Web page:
Even In Drought, Ark River Experiences Increased 'Traffic'

Ark, Kansas and Missouri Rivers 'between high water marks' are public domain; Thanks to drought, Ark is now popular with motorcylists, ATV riders

Published on: May 8, 2013

You don't normally think of the use of a river increasing when there's no water in it, but that's just what is happening to the Arkansas River in central and western Kansas.

Thanks to the prolonged drought, the river is dry or has only few shallow pools in many parts of the region. As a result, the stream that would ordinarily see traffic from boats and canoes is being traversed by motorcycles, trucks and all-terrain vehicles.

The result has been confusion about landowner rights, legal activity on the river and even action by local law enforcement agencies and the Kansas Department of Wildlife, Parks and Tourism, which are concerned about wildlife violations, vandalism and other disorderly behavior.

Normally filled with water, the Arkansas River has seen a rise in traffic from motorcycles and ATVs due to drought.
Normally filled with water, the Arkansas River has seen a rise in traffic from motorcycles and ATVs due to drought.

Property rights part of the confusion
Part of the confusion stems from Kansas laws on property rights. Of the more than 10,000 miles of streams and rivers in Kansas, most stream or river beds are considered the private property of the owner of the adjacent land. The exceptions are the Arkansas, Kansas and Missouri Rivers, which have their own special rules.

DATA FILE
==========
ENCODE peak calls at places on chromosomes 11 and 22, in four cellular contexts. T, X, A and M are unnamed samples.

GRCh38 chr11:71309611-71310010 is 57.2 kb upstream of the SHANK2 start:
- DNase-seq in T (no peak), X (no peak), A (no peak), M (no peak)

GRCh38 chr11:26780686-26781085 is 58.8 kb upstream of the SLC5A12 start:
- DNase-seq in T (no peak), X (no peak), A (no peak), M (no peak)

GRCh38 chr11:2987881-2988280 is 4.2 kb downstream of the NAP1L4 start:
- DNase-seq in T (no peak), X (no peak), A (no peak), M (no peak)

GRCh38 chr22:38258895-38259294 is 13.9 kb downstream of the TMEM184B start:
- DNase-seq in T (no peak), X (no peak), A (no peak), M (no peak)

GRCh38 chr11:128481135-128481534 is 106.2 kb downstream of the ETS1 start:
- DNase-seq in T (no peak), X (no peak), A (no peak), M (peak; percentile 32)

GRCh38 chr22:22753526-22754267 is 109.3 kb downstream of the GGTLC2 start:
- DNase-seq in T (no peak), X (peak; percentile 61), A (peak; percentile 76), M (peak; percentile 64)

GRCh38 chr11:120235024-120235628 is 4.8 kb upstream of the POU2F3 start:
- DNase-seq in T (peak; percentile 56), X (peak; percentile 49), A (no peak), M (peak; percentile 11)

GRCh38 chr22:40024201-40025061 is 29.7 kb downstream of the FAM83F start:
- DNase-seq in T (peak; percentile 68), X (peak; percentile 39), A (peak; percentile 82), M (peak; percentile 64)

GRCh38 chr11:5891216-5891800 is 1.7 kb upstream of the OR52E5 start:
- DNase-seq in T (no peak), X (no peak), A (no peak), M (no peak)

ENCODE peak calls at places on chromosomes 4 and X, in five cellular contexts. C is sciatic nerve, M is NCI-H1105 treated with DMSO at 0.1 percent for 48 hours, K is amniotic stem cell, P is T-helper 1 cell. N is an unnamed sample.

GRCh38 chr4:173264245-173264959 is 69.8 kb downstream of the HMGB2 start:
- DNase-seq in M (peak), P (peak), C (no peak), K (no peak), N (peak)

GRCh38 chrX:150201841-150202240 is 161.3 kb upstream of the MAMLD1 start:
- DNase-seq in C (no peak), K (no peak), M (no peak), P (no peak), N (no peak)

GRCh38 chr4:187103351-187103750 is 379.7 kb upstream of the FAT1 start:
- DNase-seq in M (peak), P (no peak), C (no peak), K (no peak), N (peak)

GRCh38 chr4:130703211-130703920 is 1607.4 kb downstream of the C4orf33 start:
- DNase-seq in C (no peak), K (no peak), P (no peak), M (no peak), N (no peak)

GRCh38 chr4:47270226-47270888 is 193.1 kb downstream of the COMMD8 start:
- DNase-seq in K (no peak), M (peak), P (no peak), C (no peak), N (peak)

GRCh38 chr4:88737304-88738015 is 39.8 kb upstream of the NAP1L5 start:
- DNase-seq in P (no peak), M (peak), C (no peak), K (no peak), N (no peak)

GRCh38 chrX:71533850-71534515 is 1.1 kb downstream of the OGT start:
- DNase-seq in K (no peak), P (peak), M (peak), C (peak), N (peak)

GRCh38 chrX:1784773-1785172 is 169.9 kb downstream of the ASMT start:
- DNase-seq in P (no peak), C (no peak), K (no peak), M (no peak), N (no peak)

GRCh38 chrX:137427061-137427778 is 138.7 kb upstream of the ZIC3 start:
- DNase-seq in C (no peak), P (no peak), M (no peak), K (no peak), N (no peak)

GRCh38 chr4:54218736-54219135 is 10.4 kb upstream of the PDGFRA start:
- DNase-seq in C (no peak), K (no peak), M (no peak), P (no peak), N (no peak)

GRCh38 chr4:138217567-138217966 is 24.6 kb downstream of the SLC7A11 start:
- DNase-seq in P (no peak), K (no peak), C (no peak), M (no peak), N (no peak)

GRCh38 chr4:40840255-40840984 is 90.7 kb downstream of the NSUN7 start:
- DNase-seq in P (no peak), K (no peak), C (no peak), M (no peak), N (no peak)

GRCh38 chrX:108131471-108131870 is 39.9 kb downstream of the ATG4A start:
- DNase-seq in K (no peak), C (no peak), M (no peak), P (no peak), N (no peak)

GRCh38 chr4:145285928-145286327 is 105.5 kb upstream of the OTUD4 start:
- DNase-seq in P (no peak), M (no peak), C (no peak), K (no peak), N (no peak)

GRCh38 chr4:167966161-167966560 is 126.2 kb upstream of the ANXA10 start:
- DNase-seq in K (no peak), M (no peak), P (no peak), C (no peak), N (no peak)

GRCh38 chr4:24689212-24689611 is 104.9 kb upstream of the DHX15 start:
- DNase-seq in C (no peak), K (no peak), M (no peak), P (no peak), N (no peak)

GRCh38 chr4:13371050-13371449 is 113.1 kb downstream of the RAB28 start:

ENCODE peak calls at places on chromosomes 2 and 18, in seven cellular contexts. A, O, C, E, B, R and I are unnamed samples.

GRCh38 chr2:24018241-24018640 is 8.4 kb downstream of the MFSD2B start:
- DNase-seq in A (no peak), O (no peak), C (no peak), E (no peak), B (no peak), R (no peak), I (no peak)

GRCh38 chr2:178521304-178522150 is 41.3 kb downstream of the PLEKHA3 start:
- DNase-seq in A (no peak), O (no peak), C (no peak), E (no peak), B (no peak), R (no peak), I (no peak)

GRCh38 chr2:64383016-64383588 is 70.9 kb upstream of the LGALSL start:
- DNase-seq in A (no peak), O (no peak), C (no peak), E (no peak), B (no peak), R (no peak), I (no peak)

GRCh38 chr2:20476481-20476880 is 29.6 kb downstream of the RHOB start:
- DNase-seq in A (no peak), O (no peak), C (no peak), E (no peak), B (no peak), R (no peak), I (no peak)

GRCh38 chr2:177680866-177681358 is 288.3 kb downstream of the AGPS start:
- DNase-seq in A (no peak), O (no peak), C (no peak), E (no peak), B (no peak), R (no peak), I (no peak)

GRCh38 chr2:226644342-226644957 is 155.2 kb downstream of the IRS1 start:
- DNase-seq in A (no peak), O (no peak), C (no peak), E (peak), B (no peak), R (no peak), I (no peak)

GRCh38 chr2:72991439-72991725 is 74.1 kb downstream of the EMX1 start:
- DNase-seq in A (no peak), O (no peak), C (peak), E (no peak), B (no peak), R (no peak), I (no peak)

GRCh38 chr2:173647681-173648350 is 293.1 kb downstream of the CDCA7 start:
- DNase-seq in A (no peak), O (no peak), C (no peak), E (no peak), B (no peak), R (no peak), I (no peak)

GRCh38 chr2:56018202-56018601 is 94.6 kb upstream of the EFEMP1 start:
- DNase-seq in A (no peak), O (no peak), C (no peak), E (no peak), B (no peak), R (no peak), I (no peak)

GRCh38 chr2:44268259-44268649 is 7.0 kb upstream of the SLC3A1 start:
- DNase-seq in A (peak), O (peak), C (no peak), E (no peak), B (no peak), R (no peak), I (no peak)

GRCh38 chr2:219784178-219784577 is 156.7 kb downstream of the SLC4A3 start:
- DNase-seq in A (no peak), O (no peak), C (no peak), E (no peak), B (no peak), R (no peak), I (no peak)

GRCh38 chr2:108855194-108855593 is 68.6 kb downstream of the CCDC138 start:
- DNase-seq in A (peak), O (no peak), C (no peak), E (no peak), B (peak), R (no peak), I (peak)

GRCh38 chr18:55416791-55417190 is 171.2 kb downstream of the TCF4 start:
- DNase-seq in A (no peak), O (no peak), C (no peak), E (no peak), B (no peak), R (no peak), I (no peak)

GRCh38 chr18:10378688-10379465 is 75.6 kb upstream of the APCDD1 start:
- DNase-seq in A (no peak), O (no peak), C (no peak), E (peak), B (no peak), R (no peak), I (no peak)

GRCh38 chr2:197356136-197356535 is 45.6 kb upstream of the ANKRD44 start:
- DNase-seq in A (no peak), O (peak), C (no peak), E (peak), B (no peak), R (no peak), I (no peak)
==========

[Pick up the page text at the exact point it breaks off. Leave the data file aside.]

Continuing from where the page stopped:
Kansas law says the portion of those three rivers that lies "between the ordinary high water marks on each bank" is public domain. Those marks are usually defined by debris, sand or gravel deposited along the banks. There are no fences, markings or signage required to define the boundaries.

If someone wants to access the "public domain" portion of the river, they are not allowed to trespass on private property to get there, which means in areas where the rivers flow through private property access to the public domain channel has to be made from a public spot unless the user gets permission from a landowner to cross his land to access the river.

People using the Arkansas River are subject to the same laws and regulations as on land, so operating a vehicle while intoxicated, reckless driving, disorderly conduct and other violations are prohibited.  Also, destruction of certain wildlife habitat can be a violation, such as destroying beaver dams and lodges. Where there is some water flow, a beaver dam helps hold back the flow, creating vital habitat for other wildlife during a drought.

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